The Temptation in the Wilderness

The Temptation in the Wilderness

By R. Herbert

“The Synoptic Gospels tell us that after he was baptized, Jesus fasted for forty days and nights in the Judean wilderness and that at that time Satan appeared to him and tried to tempt him (Matthew 4:1–11, Mark 1:12–13, Luke 4:1–13). The three temptations aimed at Christ (to turn stones to bread, to throw himself from the pinnacle of the temple, and to worship Satan) all have been interpreted in various ways.

The first temptation, that of turning stones to bread, is doubtless the easiest to understand. Anyone fasting for an extended period of time would have no difficulty comprehending the physical temptation to turn objects into food if they had such power. The second temptation (in the order given in Luke’s Gospel) is more difficult to understand. Many scholars note that there were plenty of high points in the Judean wilderness, but simply jumping from a high point would not be a real temptation. They feel that the temptation must be understood based on the fact that if Jesus had thrown himself from a pinnacle of the temple in Jerusalem, worshippers in the temple courts would have witnessed his being safely let down by angels (according to the devil’s reasoning regarding Psalms 91:12) and would thus believe in him. The temptation occurred, of course, before the many legitimate signs Christ did give after his testing, but this temptation would be an appeal to his emotions and was perhaps offered to Christ as an alternative to the route of eventual crucifixion. The third temptation – to bow to Satan in order to gain power over the whole world, might then be seen as the psychological temptation to elevate the self by “going over to the other side.”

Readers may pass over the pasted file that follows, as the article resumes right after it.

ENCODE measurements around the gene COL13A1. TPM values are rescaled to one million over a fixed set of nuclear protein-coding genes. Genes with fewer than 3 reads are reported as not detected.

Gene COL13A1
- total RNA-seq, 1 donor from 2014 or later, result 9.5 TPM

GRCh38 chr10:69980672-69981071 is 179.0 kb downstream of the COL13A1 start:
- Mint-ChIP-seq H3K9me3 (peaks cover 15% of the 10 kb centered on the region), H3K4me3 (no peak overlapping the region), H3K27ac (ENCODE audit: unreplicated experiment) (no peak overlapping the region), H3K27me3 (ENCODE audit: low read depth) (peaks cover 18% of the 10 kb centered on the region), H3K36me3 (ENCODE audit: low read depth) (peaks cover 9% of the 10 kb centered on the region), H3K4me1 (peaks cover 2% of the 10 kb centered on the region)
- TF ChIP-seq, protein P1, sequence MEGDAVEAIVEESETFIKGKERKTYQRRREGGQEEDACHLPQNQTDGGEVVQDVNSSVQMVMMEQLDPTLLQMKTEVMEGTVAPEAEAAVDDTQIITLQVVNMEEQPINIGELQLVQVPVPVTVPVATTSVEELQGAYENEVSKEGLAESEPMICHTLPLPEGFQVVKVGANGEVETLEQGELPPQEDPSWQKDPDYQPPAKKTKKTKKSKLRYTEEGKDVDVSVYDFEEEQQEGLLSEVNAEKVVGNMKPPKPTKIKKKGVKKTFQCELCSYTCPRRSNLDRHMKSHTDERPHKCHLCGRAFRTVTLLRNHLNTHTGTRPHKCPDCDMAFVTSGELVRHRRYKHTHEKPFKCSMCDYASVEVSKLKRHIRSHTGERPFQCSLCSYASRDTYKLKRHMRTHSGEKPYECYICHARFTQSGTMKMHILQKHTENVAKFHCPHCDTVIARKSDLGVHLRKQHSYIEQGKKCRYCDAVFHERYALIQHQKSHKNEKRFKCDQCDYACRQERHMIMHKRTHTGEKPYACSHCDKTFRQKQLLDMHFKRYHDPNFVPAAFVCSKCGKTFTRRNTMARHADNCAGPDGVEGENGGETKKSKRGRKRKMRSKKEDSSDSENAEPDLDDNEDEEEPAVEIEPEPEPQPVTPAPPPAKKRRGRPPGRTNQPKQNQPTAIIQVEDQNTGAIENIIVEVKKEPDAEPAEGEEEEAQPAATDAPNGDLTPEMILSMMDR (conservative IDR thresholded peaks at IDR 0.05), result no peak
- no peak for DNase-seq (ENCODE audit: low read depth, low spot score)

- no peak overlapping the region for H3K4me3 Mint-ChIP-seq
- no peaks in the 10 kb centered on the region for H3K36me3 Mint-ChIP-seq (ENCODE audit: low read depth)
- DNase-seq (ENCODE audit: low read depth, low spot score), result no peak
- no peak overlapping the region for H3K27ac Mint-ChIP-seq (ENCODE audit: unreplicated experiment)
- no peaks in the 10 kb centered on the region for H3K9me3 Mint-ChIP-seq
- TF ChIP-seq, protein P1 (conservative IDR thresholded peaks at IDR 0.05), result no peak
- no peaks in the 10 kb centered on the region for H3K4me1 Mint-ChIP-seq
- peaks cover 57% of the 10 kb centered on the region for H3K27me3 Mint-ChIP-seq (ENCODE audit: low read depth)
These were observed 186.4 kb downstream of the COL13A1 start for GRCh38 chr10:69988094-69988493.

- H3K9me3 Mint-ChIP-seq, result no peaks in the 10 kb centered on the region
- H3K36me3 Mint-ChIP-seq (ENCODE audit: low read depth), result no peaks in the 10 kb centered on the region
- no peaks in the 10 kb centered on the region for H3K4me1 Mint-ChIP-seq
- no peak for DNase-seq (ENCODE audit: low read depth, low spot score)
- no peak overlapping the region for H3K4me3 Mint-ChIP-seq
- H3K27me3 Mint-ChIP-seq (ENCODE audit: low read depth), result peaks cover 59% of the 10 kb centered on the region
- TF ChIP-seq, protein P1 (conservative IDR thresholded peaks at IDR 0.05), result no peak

(this article is an excerpt from the January–February 2015 edition of the Sabbath Sentinel)

To read the rest of this article, which starts on page 10, click this link:

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